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Easy Lessons in Homeschool Cursive

22 Dec

 

A little background…..

imageI’ve tried teaching my kids cursive a couple of times in the past, b ut it always seemed to fizzle really quickly.  This time, masha Allah, we’ve actually gotten through the whole alphabet (with my third grader)—yeah!— and she yesterday she started trying to do her schoolwork in cursive, masha Allah. 

I came up with a little different “program” this time and it really seemed to work, so I thought I would share it.  Also, thanks to my bud, Umm Abdul Basir, for her encouragement, because I think that is really what got me jump started this time and to keep up with it in those initial stages when its the easiest to fall off before you get on a roll.

So any way, here’s what we did.  In all, we’ve spent less than two weeks on this and I think its because when I started, we only had the first list and I didn’t really have a direction in mind. After making up the second list, I decided to look more closely at the letters we had done and come up with lists to “whack” out all the other letters without dragging it on, so in other words,  more systematic approach. Then too, I believe it all really depends on not just the program/method you use, but also the interest of the student. My third grader was gung ho, my fifth and sixth graders, though interested, were not as enthusiastic.  But now that I have seen success with one, alhamdulillah, I’ll try the final “program” with more direction on the older ones and see where that takes us, insha Allah.

Anyway, the basic idea is that I thought doing themed word lists would be more fun to practice with then words put together because they had similar shapes (my prior method).

 

Our “program” outlined

  • This outline covers all lowercase and uppercase letters

Theme

Word

New Letters

Capital letters

Colors

red

r, e, d

R

 

blue

b, l, u

B

 

green

g, n

G

 

black

a, c, k

 
 

yellow

y, o, w

Y

 

white

h, i, t

W

School Supplies

     
 

pencil

p

P

 

scissors

s

S

 

eraser

 

E

 

ruler

   
 

desk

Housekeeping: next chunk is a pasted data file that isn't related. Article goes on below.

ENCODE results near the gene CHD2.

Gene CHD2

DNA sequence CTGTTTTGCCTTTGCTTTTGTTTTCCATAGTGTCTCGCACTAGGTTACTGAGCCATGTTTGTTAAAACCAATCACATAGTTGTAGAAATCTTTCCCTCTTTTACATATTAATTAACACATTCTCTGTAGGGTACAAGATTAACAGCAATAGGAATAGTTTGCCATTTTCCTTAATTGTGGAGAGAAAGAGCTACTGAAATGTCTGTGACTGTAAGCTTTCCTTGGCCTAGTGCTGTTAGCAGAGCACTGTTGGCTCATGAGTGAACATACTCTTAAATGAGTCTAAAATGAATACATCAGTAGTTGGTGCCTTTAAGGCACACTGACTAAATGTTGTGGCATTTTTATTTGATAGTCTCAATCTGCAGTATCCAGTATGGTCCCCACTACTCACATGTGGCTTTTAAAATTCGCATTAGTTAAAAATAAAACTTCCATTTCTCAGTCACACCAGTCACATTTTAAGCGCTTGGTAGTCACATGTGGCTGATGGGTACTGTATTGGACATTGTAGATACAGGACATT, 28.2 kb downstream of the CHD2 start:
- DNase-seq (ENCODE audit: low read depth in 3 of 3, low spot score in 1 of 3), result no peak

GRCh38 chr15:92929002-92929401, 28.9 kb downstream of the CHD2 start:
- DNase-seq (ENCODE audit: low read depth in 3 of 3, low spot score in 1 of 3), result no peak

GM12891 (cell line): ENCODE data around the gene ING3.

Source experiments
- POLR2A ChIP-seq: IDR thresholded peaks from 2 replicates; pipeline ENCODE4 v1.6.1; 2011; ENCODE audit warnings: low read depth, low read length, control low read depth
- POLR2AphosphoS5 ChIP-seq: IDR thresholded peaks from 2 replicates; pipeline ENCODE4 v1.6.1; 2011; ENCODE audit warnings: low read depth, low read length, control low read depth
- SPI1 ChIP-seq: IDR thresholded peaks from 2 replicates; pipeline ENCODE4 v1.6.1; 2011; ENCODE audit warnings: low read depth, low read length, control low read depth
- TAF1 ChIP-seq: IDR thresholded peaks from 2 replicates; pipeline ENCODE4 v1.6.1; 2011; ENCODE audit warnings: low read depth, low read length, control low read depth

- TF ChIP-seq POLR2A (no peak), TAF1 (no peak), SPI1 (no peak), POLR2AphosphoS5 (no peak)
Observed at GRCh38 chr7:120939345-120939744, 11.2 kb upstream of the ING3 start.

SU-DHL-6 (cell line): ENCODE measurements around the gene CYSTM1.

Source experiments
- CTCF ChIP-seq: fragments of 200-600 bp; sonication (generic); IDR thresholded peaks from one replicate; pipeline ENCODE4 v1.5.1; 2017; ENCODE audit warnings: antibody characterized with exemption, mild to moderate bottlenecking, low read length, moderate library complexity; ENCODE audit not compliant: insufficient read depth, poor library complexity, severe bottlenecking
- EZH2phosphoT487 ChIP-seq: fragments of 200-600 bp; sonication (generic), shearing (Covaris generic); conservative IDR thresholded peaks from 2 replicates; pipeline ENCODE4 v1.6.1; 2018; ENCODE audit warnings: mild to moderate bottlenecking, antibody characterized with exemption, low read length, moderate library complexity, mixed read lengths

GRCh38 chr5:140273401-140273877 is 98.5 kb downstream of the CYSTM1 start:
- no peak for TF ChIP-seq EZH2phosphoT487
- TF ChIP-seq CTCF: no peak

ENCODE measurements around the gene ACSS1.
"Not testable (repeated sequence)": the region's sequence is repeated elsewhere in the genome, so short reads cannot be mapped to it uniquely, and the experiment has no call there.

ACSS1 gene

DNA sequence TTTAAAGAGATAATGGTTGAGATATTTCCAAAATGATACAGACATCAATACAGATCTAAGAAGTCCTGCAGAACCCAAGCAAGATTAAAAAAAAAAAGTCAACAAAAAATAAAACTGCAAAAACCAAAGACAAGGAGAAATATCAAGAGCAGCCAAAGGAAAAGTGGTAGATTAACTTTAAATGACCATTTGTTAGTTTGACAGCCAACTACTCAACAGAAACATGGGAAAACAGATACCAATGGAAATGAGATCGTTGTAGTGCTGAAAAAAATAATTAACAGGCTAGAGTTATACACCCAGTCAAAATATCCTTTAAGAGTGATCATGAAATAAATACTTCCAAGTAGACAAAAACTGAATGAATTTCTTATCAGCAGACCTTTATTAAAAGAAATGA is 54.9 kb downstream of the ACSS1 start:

D

 

notebook

 

N

 

book

   
 

paper

   
 

school

   
       

Animals

fish

f

F

 

quail

q

Q

 

jaguar

j

J

 

monkey

m

M

 

zebra

z

Z

 

fox

x

 
       

Foods

apple

 

A

 

cookie

 

C

 

ice cream

 

I

 

hamburger

 

H

 

veal

v

V

 

egg

 

E

       

Fruits/Veggies

kiwi

 

K

 

lemon

 

L

 

olive

 

O

 

tomato

 

T

 

ugli fruit

 

U

 

xigua

 

X

 

How we worked it…….

Day 1: Introduce 1st word on the first list

  1. Show student how to form the letter ‘r.’ Show several times while student watches.
  2. Have student try on his own several times. Check for height and that letter does not go below guideline. It’s important now and throughout to watch how the letters are formed because incorrect formation makes writing more tedious as student may be producing more strokes than necessary. The main point to learning cursive, for us,  is that it is a faster way to write.
  3. Show student the second letter, “e” in same fashion as in steps 1-2
  4. Now have student practice the combination of r and e:

First, you write the following while student watches:

Line 1: r

Line 2: re

Then student do the drill

r

re

For each letter/combo, offer tips/feedback, but also praise efforts as well

If student has little or no problem with this, move on to next letter. If there are severe problems, go back and either word on individual letters or the “re” combo.

One thing my kids seem to love, whether we are doing print or cursive is to look back at what they have done and choose the one they think they wrote the best and circle it.

For me, I didn’t expect perfection. My feeling is that with consistent, daily practice, they will eventually work out the kinks, insha Allah. So, if I thought it was a reasonable product, I moved on. If not, we stop and go back and practice, briefly.

  1. Next, introduce the letter “d” s in 1-2, then add d to the work in number 4.

Have student write out the following drill a few times, or as necessary

r

re

red

r

re

red

I prefer this method, though it may take up more paper, than having the kids sit and repeatedly write line after line of one letter. 

It also helps reinforce previous letters in the word as you are repeating them.